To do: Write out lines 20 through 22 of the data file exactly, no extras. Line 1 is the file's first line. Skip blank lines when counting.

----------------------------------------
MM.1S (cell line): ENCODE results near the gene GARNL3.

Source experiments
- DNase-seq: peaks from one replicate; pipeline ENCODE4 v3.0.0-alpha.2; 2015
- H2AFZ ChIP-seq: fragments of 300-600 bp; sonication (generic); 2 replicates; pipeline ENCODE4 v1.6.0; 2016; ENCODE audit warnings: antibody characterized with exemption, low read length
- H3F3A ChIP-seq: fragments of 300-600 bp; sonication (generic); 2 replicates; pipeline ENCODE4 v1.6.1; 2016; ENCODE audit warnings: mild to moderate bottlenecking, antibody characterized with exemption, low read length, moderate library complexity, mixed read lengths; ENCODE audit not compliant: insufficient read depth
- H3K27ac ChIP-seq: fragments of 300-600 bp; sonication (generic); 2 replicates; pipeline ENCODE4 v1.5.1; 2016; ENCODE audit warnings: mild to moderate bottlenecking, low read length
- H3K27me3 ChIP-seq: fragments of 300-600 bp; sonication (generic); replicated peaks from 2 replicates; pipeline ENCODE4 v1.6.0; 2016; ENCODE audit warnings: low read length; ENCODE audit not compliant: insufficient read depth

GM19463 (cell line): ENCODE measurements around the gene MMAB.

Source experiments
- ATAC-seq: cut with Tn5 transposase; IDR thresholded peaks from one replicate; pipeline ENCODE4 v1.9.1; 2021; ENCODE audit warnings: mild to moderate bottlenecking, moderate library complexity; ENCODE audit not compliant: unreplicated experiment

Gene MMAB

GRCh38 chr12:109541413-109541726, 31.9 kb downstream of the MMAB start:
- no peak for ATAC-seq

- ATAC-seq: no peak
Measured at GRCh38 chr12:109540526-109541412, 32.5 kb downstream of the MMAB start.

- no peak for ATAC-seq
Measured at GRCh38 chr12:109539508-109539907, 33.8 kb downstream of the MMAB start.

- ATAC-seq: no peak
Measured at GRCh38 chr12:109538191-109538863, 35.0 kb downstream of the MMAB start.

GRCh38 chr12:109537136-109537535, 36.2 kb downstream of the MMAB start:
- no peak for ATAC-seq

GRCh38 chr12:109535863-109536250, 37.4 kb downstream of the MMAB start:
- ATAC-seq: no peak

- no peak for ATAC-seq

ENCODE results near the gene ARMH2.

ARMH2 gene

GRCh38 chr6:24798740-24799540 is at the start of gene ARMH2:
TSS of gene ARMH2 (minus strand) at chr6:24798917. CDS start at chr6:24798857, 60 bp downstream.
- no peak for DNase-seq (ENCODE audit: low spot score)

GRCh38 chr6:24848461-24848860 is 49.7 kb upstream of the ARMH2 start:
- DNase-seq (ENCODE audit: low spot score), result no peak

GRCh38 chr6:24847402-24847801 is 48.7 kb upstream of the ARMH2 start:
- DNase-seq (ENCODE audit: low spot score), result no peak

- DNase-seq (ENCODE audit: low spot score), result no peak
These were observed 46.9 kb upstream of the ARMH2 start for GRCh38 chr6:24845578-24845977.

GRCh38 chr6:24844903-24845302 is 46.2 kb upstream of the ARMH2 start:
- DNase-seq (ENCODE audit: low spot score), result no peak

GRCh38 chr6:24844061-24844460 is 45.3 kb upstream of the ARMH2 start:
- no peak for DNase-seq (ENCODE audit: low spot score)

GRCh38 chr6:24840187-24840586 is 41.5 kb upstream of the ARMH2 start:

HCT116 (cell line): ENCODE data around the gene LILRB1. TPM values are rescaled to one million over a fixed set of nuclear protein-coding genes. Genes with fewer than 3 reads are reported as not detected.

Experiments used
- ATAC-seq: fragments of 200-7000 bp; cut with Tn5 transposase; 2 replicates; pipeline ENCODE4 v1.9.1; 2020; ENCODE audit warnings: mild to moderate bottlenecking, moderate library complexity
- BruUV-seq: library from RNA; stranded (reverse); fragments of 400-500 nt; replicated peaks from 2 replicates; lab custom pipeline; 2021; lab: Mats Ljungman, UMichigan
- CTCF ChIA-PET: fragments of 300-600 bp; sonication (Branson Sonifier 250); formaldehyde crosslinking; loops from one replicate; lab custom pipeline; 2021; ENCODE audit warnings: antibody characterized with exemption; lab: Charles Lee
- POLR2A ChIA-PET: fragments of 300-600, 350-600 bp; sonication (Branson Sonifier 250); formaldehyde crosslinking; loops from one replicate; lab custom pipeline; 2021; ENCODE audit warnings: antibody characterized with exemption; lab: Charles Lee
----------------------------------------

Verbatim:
GRCh38 chr12:109537136-109537535, 36.2 kb downstream of the MMAB start:
- no peak for ATAC-seq

GRCh38 chr12:109535863-109536250, 37.4 kb downstream of the MMAB start: